When you go out into your garden and landscape, do you carry your Corona tools? If that’s how you roll, and you want to tell the world about it, then we have a giveaway made just for you! We promise it will be fun along with some very cool prizes with 1 person winning a collection of Corona’s best in class tools and filling your shed with RED! It’s easy, anyone can do it and here’s how…!
Round 1: “How I Roll” Photo Giveaway
Starting today, upload a picture to Corona Tools Facebook page using your favorite tool and tell us why it’s your tool of choice in your yard. Be fun. Be Creative. And by all means, don’t be afraid to show your love of red because it’s up to our friends on Facebook to help you win. Is it your trusty Corona bypass pruner? An E-grip Weeder? The Corona Tools Garden App? (it counts too!) If you’ve never owned a Corona tool, now is the time get your hands on one, try it out and share it on Facebook since this contest is open to everyone. Well, okay it’s open to anyone in the continental USA and you can’t work for or be related to employees at Corona!
On October 1st, the 5 pictures with the most “likes” wins a Corona t-shirt and hat so get those pictures ready and posted! The more time people have to vote, the better your odds are of winning. In addition, the folks at Corona will pick up to 5 winners from the remaining pictures regardless of how many votes are cast. That gives you 2 ways to win and get you into the next round for the real giveaway!
Round 2: “How I Roll” Video Giveaway
If you didn’t have enough fun in round one, things get even more interesting for the winners who advance to round 2. That RED t-shirt becomes your golden ticket to winning some great Corona tools in this round! To get to that prized collection of Corona’s finest, you’ll have 3 weeks to create a short video using your favorite Corona tool in your new t-shirt and telling people why you love it! Tap into your creative side and tell us why you like it, how you use it, how much time it saves you or why it’s the tool you chose when you roll. Just post the video on YouTube, blog or other video hosting service that allows viewer comments along with a link to it on the Corona Tools Facebook page.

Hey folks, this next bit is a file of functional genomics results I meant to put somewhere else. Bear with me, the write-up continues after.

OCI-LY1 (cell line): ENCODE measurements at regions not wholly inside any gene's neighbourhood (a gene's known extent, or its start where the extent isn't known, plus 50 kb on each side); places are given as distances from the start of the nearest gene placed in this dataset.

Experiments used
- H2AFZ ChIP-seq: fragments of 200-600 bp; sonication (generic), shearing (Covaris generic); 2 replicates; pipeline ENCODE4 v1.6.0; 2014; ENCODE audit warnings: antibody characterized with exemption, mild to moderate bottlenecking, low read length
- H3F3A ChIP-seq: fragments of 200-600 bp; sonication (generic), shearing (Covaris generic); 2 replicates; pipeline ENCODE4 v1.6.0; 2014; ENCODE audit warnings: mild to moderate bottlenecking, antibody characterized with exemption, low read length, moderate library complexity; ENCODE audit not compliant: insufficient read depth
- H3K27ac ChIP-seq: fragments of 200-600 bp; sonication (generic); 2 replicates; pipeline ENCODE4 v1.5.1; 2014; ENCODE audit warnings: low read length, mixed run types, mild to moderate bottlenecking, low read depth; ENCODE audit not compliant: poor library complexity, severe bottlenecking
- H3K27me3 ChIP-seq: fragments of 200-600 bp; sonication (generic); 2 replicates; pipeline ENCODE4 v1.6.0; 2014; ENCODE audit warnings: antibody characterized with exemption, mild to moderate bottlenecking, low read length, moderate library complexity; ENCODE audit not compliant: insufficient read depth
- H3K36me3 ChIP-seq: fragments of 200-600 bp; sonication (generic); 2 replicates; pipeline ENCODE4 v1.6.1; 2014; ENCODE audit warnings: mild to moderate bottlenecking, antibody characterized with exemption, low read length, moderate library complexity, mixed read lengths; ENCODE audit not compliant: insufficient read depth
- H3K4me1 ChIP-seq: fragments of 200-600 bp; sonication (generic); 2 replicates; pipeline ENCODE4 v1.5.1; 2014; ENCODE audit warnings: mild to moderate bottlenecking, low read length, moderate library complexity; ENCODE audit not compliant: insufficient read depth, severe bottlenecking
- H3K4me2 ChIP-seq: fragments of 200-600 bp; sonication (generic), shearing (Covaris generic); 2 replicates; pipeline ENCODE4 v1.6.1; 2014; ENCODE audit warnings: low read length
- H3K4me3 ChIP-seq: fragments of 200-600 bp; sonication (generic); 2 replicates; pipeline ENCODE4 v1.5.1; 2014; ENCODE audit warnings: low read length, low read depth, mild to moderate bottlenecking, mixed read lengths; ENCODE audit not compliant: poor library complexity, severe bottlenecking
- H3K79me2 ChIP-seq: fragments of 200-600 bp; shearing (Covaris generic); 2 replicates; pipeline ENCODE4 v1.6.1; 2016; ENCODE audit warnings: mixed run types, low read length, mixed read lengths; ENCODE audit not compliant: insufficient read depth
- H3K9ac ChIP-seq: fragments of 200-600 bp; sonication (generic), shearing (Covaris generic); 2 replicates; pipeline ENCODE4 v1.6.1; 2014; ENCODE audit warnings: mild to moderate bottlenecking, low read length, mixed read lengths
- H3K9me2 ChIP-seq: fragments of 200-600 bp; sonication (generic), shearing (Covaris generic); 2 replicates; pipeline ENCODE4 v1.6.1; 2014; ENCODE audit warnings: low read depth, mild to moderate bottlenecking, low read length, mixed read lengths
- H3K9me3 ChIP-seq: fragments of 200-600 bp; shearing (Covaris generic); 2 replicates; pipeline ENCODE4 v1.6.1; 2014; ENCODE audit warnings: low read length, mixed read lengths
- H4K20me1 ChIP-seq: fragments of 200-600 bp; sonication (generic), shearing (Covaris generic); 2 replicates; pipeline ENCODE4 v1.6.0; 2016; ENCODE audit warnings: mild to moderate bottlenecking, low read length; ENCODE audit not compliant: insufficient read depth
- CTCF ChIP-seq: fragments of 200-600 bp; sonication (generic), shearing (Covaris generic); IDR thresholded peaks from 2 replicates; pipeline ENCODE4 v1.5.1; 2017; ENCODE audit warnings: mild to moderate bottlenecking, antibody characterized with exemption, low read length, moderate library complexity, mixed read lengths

Do that and you are guaranteed to win something come November 15, 2011. Whether it’s a Dual Cut Bypass pruner, a complete set of the Dual Cut series, an iTouch to download the new Corona Tools App and the grand prize, a collection of Corona’s best-in-class tools including everything from rakes, shovels, pruner, lopper, head shears, saw, hand tools, extendable handle series, and a Corona wheelbarrow to fill up your shed with RED and be ready to roll with Corona, season after season!
Giveaway Rules – Because someone always asks…rules are rules and here they are:
- Open to US residents in continental US
- Not open to members of Corona, relatives or individuals directly affiliated with Corona
- Photos and videos must be G rated for all to view…We are a family company after all!
- Video lengths should be no longer than 02:00 (2 minutes)
- All entrants will grant rights to use photos and videos in print, digital and online promotional materials
- Use official #CTHOWIROLL on Twitter
Round 2 Giveaway Rules:
Corona will judge entries on 3 main categories;
# of views, best use of the tool, creativity
- 1st Place: Corona Tool Collection valued at approximately $850
- 2nd Place: iTouch compatible with the Corona Tools garden app
- 3rd Place: Dual Cut Series
- Remaining Entries: Dual Cut Bypass Pruner
With record temperatures heating up most of the country this summer, gardening is probably one of the last activities we want to think about doing. It’s important to keep in mind that during excessive heat, it’s as vital for us to stay hydrated as it is for our fruits and vegetables out in the garden. Here are a few things to keep in mind along with an easy low cost solution to help get you and your garden through even the hottest days!
Its Hotter Than You Think – Plants located near buildings, block walls or roof tops for example, are subjected to elevated temperatures. Stucco, concrete and roof tops trap and hold the heat which can raise the temperature surround your plants by as much as 10F!